Furthermore, high prices will not in this case spur more production because they do not obey demand, which is relatively stable, and the price increase does not reach producers. Speculators and price manipulators are the ones who profit from those sudden rises. An increase in food production to stabilize prices would be beneficial only if it happens in those countries that lost their self-sufficiency in agriculture. For that, it is necessary to eliminate export subsidies and other aids that distort agricultural prices.
Lamy also called for an increase in food aid. Food aid has historically played an important role in crippling local food production, functioning as a tool to displace and destroy local farms. There are cases in which food aid is imposed as an import quota; for example, Guatemala is forced to accept a share of “help” it does not need. Another example is Honduras, which was self-sufficient in rice before Hurricane Mitch. The natural disaster opened the gates to thousands of tons of U.S.“aid” rice, subsidized at 80%. Prices tumbled and killed domestic production. Finally, the case of Haiti is now notorious because President Bill Clinton acknowledged his guilt in the destruction of Haitian agriculture by imposing U.S. food aid “manu militari” and forcing the Haitian government to obey the prescription of the IMF to lower its rice tariff from 35 % to 3%. All these experiences seem lost on Mr. Lamy.
Lamy summed up his attitude toward the challenge of rising food prices: “Globally, what we would be likely to see as a result of Doha [WTO Round] is more food being produced where this can be done more efficiently.” It is very unlikely that the Doha Round will ever acomplish this goal. The Doha Round was accepted by developing countries because of the mandate to eliminate subsidies that distort agricultural prices. But negotiations are stuck because rich countries do not want to reduce their subsidies, and yet demand more openness to their exports, more concessions on intellectual property and services, and a drastic reduction in the space for national economic policies.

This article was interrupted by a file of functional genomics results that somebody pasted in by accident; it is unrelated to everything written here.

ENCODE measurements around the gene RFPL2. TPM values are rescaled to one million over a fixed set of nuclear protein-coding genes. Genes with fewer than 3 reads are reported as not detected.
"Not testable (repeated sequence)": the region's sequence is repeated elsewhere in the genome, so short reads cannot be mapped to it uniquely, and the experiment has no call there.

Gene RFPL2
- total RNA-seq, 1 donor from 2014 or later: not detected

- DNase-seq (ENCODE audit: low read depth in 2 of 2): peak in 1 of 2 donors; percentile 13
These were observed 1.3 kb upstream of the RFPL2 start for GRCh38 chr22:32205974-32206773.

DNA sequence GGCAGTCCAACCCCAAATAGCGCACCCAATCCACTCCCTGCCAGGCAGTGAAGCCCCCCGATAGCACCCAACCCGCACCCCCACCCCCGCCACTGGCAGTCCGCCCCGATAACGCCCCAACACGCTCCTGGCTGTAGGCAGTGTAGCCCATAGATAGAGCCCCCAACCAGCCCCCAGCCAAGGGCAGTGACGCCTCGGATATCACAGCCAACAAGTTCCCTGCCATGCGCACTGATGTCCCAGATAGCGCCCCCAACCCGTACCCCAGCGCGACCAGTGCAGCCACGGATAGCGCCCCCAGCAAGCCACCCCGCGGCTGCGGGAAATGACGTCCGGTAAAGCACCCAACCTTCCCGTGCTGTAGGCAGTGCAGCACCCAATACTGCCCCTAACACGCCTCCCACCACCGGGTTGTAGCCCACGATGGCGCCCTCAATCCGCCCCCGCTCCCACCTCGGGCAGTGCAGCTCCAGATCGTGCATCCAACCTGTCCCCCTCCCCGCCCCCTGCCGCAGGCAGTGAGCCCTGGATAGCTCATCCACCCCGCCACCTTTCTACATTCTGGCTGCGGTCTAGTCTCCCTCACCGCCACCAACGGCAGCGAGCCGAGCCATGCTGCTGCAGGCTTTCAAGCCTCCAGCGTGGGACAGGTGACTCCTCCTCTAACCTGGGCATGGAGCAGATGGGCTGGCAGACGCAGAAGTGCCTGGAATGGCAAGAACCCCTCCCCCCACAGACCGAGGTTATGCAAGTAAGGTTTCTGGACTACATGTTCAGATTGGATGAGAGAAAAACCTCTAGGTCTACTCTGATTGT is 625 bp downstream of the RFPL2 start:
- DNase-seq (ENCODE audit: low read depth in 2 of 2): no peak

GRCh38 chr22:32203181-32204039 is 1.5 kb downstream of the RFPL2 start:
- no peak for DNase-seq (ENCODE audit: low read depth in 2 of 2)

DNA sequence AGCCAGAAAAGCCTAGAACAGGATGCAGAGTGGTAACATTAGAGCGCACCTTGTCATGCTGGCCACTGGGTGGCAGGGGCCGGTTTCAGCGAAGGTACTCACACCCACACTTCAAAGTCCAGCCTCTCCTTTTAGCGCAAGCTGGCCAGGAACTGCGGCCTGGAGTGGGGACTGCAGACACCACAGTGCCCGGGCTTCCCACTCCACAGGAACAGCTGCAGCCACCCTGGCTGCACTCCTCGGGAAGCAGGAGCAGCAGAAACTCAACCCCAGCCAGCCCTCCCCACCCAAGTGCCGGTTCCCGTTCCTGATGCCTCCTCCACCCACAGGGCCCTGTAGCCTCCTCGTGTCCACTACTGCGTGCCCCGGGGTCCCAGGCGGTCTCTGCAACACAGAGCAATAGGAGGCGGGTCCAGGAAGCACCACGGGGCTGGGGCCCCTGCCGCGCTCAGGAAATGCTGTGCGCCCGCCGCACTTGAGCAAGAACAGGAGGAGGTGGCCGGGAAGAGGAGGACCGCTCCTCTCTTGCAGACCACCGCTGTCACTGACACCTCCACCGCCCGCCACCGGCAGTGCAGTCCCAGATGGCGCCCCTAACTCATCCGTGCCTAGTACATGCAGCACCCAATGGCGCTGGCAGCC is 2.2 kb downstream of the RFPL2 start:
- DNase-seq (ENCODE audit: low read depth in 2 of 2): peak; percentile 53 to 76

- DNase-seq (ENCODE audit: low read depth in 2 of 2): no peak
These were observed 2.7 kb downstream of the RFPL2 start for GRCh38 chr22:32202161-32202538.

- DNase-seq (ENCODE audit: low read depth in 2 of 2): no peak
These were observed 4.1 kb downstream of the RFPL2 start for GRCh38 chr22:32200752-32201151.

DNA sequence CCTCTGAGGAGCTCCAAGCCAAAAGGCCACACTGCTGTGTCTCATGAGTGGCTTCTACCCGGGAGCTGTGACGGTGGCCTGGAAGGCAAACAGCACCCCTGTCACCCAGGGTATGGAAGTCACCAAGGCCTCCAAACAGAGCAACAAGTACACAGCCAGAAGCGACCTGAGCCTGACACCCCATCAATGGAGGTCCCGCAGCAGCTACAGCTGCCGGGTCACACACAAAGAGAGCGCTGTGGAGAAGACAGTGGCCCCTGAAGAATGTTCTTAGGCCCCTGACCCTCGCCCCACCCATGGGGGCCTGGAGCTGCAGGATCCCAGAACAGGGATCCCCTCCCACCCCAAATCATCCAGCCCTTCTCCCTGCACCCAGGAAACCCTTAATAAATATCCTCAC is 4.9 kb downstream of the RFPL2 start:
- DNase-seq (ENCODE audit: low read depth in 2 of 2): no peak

The IMF ordered fiscal austerity for those European governments that ruined themselves by paying off the debts of private banks, but it has failed to mention the subsidies of the European Common Agricultural Policy (CAP). Neither does the new Republican majority in the U.S. Congress mention farm or export subsidies when they ask for public spending cuts. The problem is not subsidies but who receives them–giant food transnationals make huge profits off these subsidies. Instead of analyzing the impact of these subsides, the IMF continues to recommend austerity measures focused on removing protections against poverty at a time when there is a steep rise in food prices and unemployment.
We are seeing an increase in global impoverishment caused by practices that enrich bankers and global commodities speculators. Mr. Lamy and the members of the G-20 who accuse export restrictions for rising food prices should take a closer look at the impact of speculation and turn their attention to the means and tools that are at the bottom of the rising prices. Yet at the meeting, they pointedly did not even mention speculation.